“I knew I could do the most with these young children, that’s why I went with [The Resource Exchange] – for this early intervention piece, ”said Malouff.

TRE serves nearly 9,000 infants, children, adolescents and adults with disabilities, delays, mental health needs or long-term care. For Malouff’s early intervention work, she focuses on people with speech and / or developmental delays, language disorders or communication difficulties.

Her workload includes 16 families and she spends an hour a week with each. Five of the 16 families speak languages ​​other than English, including Spanish, which Malouff speaks, and Telugu, an Indian dialect.

Malouff spoke with the Business journal on work during the pandemic, cross the language barrier and decompress from work.

How did you know you had the love and patience to work with those in need of this help?

I’ve always loved helping my younger siblings and cousins, but I also know it’s so frustrating not being able to communicate. It is such a deep human need. I was like, “I’m good at languages ​​and I’m good at getting these pieces of what it takes to communicate” and I was learning to use those natural abilities.

When did you realize this was something you wanted to do?

I didn’t know what it was, but looking back, I was still doing speech therapy. I think I naturally tried to step in and say people’s sentences for them even if they didn’t want me to. As I studied, I noticed that speech therapy was what I had always done, so I probably should do it professionally. Everything came together for me. I thought to myself, “Can I be a student of Spanish or psychology?” It was then that I had a hard time figuring out what to do. … As I was finding out about speech therapy, all of these things started to click. I was helping my uncle with Down’s syndrome and I remember being interested at the age of 7 about why my little sister babbled. All the pieces lined up as I learned more about it. Wanting to help people and working at the hospital rather than at school seemed like a good solution to me.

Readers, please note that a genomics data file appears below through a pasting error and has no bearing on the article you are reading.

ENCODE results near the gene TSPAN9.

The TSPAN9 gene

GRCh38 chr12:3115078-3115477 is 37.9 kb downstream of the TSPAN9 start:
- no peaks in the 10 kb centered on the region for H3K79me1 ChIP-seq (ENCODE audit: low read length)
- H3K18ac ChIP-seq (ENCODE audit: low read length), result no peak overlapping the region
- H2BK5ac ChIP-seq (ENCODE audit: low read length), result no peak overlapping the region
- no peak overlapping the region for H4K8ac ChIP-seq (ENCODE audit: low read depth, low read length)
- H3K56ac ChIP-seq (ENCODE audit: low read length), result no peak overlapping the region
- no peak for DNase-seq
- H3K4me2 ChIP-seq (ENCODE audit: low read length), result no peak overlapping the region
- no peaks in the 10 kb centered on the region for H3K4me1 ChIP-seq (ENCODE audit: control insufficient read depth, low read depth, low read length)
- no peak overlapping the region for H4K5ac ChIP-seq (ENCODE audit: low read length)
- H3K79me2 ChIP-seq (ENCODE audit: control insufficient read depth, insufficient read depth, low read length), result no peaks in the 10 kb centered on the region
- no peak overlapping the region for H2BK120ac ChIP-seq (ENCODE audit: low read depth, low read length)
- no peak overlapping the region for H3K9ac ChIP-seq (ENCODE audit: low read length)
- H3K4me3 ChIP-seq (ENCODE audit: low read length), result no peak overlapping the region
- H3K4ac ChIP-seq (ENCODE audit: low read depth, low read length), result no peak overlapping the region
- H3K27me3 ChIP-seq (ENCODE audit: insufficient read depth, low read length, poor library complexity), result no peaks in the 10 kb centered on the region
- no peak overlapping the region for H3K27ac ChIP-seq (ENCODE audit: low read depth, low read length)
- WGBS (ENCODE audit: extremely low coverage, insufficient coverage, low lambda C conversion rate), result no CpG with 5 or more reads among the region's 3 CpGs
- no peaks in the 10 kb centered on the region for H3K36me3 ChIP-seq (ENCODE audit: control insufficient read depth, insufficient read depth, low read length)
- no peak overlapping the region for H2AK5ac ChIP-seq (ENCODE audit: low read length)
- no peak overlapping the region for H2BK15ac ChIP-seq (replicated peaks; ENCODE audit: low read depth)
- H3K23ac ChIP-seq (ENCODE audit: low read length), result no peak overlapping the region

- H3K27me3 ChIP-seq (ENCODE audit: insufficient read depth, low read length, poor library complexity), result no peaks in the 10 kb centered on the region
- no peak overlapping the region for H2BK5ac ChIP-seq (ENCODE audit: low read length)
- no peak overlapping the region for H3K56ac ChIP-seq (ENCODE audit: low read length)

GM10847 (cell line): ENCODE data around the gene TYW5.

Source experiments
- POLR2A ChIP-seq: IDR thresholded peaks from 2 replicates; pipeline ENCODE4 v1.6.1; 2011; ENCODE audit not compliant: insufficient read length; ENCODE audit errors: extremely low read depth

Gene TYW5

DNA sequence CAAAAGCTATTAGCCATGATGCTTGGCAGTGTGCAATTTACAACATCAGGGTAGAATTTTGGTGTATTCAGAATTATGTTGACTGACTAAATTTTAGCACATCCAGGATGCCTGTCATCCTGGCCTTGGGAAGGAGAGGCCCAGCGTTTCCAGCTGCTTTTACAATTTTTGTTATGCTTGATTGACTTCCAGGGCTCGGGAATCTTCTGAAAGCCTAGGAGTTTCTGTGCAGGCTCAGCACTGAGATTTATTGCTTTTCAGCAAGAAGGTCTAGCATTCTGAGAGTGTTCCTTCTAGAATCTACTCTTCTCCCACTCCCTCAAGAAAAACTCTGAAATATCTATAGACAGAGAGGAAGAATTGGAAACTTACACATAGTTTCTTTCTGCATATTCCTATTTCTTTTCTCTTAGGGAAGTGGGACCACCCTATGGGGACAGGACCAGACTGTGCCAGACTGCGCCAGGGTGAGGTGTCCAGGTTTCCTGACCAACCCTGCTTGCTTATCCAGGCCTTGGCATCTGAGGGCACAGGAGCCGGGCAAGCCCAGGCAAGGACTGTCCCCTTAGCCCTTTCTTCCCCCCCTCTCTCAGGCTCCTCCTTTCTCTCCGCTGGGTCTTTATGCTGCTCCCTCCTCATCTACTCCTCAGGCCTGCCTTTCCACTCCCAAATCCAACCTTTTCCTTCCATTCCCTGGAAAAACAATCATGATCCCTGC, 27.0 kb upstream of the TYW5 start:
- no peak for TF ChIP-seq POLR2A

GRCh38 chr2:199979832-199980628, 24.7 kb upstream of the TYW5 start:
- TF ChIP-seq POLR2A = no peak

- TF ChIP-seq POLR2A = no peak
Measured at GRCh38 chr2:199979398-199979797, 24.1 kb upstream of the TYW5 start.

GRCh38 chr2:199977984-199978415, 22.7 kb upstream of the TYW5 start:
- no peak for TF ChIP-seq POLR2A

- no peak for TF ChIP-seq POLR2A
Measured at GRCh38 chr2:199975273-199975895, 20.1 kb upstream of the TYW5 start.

Has COVID thrown a wrench into things? I guess before the pandemic most of the work was face to face?

It was before COVID, but since then we have moved on to full telehealth. It was a big change for us. The good thing is we do coaching methods, so even before COVID I tried to teach families how to do these things – and that made it really tangible. Now I’m not here anymore so they have to work with their kids with me in the background saying, “Hey, try that” or “What do you think if you did that? Or how to involve them in a different way. I have a lot of experience in speech therapy, but I also have my own children and I know how difficult it is to keep a house – and it allows me to work well with families.